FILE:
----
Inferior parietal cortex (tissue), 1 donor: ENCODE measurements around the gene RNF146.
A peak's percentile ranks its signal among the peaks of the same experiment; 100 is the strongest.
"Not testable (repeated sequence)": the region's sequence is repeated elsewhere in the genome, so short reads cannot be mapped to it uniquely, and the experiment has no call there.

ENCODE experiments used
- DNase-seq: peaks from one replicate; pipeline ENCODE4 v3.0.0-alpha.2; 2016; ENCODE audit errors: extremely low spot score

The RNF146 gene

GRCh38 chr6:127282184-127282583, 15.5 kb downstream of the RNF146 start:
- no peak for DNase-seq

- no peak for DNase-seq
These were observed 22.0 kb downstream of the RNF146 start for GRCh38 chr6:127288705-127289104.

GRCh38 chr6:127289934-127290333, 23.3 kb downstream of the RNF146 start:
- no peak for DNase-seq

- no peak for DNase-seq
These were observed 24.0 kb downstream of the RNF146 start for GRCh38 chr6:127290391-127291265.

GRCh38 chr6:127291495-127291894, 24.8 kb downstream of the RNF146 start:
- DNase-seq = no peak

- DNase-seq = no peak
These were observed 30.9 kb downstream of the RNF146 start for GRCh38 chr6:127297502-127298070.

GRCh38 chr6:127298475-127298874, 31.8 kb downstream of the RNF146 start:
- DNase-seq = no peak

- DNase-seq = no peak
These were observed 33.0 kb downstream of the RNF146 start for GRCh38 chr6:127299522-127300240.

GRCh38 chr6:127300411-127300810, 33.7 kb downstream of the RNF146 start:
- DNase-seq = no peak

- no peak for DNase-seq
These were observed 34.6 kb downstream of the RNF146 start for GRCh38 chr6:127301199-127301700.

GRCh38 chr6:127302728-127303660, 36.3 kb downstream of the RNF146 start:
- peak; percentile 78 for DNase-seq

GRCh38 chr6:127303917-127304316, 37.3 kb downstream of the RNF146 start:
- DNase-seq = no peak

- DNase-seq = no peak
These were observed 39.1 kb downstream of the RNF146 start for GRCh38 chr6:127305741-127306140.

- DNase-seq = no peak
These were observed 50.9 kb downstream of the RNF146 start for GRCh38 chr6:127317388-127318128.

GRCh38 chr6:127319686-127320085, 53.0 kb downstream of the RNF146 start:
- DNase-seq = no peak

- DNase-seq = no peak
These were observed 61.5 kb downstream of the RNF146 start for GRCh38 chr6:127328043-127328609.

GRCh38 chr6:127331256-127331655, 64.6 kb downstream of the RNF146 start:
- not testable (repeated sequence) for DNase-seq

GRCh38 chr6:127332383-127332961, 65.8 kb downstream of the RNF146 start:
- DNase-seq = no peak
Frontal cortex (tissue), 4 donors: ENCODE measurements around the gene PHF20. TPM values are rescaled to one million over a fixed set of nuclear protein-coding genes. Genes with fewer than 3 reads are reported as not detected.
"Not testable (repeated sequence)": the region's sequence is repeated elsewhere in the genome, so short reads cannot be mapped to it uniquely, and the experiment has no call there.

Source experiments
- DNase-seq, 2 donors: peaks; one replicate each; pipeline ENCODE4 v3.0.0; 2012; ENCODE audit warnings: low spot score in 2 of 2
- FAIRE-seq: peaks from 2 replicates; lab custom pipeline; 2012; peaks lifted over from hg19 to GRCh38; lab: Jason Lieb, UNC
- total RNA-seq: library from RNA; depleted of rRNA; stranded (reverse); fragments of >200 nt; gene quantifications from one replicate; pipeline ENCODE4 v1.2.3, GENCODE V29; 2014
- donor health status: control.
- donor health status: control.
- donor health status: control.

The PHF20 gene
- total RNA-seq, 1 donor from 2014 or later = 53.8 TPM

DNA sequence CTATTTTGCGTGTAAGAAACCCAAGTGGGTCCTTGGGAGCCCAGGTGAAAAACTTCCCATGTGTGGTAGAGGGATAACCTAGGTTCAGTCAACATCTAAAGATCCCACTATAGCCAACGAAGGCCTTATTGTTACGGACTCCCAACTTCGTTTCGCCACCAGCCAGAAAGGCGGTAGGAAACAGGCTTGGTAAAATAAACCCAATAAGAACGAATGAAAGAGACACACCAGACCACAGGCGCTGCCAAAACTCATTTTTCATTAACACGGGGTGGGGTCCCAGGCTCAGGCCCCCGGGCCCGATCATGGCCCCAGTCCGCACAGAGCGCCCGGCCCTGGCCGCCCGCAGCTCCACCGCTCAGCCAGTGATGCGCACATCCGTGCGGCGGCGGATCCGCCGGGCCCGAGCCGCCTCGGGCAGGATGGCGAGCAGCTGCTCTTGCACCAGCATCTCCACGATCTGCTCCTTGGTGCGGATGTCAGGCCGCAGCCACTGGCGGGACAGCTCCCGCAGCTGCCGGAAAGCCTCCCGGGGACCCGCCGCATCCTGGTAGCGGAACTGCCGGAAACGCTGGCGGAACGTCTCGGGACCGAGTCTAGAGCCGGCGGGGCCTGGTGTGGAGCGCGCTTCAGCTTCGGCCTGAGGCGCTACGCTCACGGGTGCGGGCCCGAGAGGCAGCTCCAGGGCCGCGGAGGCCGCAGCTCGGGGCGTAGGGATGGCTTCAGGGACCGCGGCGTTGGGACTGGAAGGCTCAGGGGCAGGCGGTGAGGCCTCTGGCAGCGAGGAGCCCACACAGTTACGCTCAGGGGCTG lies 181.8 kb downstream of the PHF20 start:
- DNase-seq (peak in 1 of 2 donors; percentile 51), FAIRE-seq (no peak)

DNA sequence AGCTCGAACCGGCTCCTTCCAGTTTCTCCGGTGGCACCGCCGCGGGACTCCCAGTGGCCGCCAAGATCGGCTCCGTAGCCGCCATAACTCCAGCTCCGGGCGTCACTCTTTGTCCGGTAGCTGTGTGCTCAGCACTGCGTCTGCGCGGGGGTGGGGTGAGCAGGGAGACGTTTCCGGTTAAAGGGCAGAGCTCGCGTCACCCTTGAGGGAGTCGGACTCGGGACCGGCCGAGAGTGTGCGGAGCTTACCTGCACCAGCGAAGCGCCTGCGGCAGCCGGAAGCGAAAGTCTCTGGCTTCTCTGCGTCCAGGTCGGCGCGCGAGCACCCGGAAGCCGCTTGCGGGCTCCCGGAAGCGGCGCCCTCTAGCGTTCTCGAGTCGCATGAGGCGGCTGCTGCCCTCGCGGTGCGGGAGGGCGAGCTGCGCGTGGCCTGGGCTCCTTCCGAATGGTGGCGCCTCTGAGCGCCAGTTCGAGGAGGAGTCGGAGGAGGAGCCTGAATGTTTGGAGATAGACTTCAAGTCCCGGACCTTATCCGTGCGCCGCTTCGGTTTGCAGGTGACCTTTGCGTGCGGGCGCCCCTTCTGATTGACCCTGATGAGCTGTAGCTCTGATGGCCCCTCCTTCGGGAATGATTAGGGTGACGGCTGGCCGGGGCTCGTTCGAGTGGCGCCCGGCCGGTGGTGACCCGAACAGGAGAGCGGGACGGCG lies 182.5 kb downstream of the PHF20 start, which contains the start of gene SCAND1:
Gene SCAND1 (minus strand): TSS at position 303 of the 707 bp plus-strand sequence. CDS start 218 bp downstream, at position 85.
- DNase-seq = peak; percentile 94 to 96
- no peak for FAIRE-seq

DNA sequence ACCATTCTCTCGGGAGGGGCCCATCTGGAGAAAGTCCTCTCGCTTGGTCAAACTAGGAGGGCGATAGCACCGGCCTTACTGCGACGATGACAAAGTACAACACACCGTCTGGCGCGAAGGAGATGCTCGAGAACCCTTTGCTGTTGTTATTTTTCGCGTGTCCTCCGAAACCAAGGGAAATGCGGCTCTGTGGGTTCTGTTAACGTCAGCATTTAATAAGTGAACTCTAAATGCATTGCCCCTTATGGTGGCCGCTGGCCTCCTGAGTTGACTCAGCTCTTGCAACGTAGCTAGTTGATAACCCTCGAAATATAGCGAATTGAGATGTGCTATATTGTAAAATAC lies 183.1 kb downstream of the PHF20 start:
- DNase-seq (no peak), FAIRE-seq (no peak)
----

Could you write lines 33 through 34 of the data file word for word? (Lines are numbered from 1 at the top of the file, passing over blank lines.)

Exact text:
- DNase-seq = no peak
These were observed 50.9 kb downstream of the RNF146 start for GRCh38 chr6:127317388-127318128.